European court dismisses Budvar claim against Anheuser-Busch over BUD trademark
MOSCOW, January 22 - RAPSI, Ingrid Burke. The General Court of the European Union (GCEU) held Tuesday that American brewery Anheuser-Busch is entitled to register the Community trademark “BUD” despite Budvar’s protestations based on the insignificant use of the appellation of origin BUD in Austria and France.
According to a press release issued by the court, between 1996 and 2000, Anheuser-Busch sought to register BUD with the Community trade mark office. Czech brewery Budějovický Budvar opposed the move, charging that the appellation of origin “BUD” was protected in France, Italy, Portugal, and Austria.
In international property terms, an appellation of origin is “a term that refers to the specific characteristics of wines, cheeses, butters, and other agricultural products that are unique to a region,” in the words of Barron’s Law Dictionary.
The Community trade mark office rejected the Budvar claim based on insufficient proof of the appellation of origin argument in connection with Austria, France, Italy, and Portugal.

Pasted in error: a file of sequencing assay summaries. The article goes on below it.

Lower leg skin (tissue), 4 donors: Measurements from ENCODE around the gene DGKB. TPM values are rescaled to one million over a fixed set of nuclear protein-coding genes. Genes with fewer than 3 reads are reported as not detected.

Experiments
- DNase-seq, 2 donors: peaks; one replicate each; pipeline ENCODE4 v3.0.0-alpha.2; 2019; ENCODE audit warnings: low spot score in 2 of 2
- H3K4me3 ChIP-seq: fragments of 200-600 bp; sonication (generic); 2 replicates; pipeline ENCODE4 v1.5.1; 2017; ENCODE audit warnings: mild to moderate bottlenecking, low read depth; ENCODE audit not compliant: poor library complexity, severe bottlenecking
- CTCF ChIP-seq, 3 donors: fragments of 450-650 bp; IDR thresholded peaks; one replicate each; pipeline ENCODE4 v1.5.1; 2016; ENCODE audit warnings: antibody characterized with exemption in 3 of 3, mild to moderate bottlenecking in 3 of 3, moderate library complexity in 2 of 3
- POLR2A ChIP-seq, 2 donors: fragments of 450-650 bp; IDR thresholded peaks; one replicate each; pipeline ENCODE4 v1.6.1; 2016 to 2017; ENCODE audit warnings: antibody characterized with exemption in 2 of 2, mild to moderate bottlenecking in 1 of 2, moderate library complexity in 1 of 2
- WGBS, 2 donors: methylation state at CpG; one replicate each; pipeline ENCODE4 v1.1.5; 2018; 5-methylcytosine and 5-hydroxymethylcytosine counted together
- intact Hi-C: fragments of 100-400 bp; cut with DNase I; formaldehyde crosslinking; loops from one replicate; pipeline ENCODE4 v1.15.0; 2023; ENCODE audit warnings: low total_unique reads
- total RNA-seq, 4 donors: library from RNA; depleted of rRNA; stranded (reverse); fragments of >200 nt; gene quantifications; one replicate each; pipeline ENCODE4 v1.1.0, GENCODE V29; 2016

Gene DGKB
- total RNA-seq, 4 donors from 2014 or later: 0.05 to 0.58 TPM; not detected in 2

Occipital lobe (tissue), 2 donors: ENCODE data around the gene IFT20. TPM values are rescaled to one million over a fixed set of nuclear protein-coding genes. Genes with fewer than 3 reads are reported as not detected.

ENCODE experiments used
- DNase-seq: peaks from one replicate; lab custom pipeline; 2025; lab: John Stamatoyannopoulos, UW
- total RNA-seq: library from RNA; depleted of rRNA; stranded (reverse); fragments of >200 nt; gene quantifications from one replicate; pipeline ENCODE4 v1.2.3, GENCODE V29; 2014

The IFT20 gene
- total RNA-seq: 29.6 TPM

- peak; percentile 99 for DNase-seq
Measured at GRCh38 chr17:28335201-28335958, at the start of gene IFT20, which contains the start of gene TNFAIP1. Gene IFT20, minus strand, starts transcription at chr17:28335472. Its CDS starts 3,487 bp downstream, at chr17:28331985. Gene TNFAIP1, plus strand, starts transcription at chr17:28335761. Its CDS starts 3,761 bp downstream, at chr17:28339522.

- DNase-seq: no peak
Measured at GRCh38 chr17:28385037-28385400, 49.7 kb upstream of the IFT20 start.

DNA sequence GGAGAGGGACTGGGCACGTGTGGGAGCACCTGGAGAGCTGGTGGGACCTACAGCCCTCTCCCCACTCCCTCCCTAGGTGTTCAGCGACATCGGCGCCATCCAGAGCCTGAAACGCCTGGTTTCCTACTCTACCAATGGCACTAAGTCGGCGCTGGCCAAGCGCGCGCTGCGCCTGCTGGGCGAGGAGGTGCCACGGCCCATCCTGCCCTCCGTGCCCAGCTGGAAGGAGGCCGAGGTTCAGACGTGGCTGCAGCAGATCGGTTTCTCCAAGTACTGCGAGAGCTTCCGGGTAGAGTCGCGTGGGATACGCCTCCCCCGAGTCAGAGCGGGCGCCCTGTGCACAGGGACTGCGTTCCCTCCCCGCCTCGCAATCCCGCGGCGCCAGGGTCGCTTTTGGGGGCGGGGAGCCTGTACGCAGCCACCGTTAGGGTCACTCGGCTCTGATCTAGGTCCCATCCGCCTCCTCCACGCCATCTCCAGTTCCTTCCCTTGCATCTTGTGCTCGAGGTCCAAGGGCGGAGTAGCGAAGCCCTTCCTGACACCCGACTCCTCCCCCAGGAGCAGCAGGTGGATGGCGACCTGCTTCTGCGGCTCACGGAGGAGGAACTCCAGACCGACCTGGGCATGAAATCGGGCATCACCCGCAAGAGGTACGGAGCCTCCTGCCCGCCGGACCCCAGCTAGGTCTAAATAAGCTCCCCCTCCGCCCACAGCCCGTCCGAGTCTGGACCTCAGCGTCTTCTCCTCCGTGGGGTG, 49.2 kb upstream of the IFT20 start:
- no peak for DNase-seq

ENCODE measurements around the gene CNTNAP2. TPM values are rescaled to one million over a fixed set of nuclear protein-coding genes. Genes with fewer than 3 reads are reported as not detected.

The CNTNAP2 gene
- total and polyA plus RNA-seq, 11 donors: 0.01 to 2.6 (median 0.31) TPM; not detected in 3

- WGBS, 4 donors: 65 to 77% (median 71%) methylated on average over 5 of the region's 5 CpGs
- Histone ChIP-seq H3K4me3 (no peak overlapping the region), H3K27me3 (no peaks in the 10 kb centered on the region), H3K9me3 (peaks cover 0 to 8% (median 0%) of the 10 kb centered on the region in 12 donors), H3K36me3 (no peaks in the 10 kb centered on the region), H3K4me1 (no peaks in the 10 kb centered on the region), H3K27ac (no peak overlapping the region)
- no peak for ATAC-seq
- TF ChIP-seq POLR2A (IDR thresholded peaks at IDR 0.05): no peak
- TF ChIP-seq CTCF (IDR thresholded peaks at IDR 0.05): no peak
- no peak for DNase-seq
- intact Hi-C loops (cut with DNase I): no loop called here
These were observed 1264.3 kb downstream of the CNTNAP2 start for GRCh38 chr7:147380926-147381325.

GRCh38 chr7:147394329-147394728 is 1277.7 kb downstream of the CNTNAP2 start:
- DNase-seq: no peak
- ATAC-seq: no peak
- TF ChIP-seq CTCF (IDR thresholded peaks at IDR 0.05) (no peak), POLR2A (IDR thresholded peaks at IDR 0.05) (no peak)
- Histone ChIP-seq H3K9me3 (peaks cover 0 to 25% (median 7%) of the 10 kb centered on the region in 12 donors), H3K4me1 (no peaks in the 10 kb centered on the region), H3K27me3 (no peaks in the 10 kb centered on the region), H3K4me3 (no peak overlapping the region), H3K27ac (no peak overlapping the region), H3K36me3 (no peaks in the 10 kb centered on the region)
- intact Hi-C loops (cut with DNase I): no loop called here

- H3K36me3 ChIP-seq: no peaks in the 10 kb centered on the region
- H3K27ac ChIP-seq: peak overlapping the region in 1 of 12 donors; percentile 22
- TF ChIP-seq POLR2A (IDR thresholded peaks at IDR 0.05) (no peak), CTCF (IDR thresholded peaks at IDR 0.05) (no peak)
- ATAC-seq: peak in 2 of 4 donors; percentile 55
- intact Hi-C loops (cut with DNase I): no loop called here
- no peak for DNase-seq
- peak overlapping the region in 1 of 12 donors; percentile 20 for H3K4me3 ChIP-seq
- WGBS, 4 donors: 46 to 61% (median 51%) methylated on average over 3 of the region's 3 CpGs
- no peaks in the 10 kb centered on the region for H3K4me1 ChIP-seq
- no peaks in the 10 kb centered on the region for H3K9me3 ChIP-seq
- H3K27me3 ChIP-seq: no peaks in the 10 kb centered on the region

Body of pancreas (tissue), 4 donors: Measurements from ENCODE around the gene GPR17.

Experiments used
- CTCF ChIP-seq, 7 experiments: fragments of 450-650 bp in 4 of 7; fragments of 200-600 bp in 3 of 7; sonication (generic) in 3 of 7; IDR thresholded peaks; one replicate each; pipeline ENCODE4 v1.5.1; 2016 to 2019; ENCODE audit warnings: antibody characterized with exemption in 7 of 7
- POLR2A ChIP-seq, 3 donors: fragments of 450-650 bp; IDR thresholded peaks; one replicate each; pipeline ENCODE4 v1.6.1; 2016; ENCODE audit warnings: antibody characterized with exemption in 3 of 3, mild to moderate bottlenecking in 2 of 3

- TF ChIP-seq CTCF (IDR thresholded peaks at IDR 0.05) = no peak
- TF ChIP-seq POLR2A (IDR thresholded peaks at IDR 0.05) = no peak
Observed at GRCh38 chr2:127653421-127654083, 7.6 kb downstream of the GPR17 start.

Upon hearing this case initially, the GCEU held in Budvar’s favor. When Anheuser-Busch appealed to the European Court of Justice (ECJ), however, it held that geographical indications could only prevent trade mark registration if such were actually used in a significant manner. With this, the ECJ remanded the case to the GCEU for consideration of whether Budvar’s use of the appellation of origin “BUD” was sufficient to serve as grounds from which to oppose Anheuser-Busch’s Community trademark registration.
In considering Budvar's submissions, the GCEU held Tuesday that the Czech brewery had failed to provide sufficient evidence of the significant use of the appellation of origin “BUD” in France and Austria prior to the date in 1996 when Anheuser-Busch filed for a Community trade mark.
The GCEU thus held that “the condition of use in the course of trade of a sign of more than mere local significance is not satisfied as regards [French or Austrian] territory.”